Carson Wentz was back in his home state of North Dakota hunting ducks during the bye week when Howie Roseman actually pulled the trigger.
Wentz got the call that the Eagles had traded for wide receiver Golden Tate, so he quickly sent his new weapon a text message to welcome him to the flock.
On Wednesday, Wentz said that text message was so he and Tate could immediately begin to build chemistry. Same with the invitation for Tate to join him at church on Sunday - an invitation Tate declined to study his new playbook, but his wife took up. They'll still have to learn to play with each other on the fly, but any bit of information the two can gain about each other will help.
"Everyone's different," Wentz said. "Obviously, the more reps, the better. At the same time, you turn on the film of what he's done in Detroit and just try to see his body language on routes and what he's good at and those types of things. It'll be big to finally get out there today and finally start to get used to him and build that chemistry right away."
Doug Pederson said it'll be on Wentz and Tate to build their rapport by spending extra time throwing to each other and getting a feel for one another. They won't get it down immediately; Pederson said it'll take some time.
"Getting used to Carson is something he's going to have to do," Pederson said. "But we gotta do it fast. Like now. It's going to take some time."
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Sure, it'll be a gradual process. No matter how much the two are on the same page by week's end, they'll be even further along come this time next week, and so on. There's no mighty recipe to quickly create chemistry. But the quicker the better.
It's good that Wentz isn't going in blind too. While there's nothing that can make up for practice reps, there's plenty he can learn about Tate from watching film. Specifically, offensive coordinator Mike Groh said Tate is a QB-friendly receiver because of his body language.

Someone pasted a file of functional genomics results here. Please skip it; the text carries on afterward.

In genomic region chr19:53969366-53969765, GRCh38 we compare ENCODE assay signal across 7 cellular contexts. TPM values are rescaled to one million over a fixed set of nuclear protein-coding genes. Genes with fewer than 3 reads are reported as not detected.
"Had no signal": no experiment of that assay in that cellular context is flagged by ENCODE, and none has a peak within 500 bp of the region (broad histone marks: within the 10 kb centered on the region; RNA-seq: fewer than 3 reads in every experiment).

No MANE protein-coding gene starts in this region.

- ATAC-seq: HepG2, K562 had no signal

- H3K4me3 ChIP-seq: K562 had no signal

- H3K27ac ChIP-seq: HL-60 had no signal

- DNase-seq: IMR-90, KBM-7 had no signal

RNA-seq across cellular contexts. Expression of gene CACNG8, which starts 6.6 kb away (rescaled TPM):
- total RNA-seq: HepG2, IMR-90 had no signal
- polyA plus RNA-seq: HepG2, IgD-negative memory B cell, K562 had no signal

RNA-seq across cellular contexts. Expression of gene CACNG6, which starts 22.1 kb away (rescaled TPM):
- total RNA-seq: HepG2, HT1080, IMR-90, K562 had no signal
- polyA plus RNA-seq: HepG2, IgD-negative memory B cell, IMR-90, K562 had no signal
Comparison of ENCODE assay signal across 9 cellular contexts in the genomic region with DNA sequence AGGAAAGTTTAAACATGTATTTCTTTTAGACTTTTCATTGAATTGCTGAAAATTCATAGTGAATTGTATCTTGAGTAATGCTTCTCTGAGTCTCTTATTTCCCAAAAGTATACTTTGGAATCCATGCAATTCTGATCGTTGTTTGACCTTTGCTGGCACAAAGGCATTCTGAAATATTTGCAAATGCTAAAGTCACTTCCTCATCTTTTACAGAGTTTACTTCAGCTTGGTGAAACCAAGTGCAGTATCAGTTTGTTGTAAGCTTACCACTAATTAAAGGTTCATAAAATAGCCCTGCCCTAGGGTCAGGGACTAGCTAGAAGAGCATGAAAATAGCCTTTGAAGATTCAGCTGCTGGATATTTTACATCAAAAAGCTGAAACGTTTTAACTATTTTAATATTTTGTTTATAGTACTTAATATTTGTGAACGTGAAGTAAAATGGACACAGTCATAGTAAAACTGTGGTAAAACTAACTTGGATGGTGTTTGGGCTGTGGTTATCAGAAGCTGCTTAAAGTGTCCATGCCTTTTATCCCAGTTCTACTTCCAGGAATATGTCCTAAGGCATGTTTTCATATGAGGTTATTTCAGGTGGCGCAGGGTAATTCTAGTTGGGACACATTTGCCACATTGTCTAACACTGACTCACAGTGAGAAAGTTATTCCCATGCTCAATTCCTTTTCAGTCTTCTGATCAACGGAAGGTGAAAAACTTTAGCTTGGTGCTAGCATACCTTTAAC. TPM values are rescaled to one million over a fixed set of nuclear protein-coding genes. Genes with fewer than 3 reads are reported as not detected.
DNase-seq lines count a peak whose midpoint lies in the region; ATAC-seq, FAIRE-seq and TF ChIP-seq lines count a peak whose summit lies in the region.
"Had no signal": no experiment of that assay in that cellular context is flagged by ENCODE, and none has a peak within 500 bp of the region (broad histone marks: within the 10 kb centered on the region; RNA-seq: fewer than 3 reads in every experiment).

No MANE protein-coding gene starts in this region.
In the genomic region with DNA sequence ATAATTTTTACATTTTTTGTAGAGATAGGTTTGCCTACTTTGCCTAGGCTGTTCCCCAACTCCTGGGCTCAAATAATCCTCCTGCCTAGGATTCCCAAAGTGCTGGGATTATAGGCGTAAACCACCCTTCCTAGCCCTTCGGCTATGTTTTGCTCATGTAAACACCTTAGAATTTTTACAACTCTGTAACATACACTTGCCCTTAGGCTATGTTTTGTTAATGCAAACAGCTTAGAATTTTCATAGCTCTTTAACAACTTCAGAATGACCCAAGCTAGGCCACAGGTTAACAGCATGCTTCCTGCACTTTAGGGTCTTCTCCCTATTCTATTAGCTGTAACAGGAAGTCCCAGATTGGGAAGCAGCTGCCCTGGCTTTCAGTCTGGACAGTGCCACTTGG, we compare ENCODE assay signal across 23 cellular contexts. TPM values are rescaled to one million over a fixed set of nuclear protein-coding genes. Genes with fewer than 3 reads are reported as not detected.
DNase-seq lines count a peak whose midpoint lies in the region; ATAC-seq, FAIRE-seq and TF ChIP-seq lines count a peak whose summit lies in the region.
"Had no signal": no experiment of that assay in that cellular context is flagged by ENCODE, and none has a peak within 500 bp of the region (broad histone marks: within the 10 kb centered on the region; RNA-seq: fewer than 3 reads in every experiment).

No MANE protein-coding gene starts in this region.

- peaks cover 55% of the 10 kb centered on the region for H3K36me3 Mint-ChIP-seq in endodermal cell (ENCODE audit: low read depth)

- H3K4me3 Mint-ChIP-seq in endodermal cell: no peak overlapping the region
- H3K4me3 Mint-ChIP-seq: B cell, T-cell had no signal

Quarterbacks coach Press Taylor was able to elaborate on what exactly that body language looks like:
It's kind of just sinking his hips, being able to shed a defender at the right time, understanding when to cross over a defender, maybe when not to, when to get in and out of a break. There's a lot of times we have depths on certain routes and it may be one revolution short, one revolution extra, based how the coverage is dictated. With stuff like that, you need to be able to trust what you see with your receiver. So when he sinks his hip, when he changes his leverage of a guy, that's when the ball needs to be out. That's something that's developed with Carson and these guys he's been throwing to. That's something we need to get Golden up to speed on.
Taylor said that Groh is especially good at making sure Wentz is always communicating with his receivers. If they're in a meeting and Wentz mentions he'd like a receiver to run a route a different way, Groh will ask if he's talked to that receiver about it. Because Wentz is the guy pulling the trigger, they want him to be vocal with what he wants. They want him to do that with Tate right away.
For years, Tate worked with Matthew Stafford and became Stafford's security blanket on third downs. He can similarly help the Eagles in those situations, but Wentz will need to learn to trust him first. That started with a text message in the North Dakota wilderness as ducks hit the ground for the purpose of jerky.
So how quickly can these two get on the same page?
"Hopefully by Sunday," Taylor said.
That would be quacktastic.
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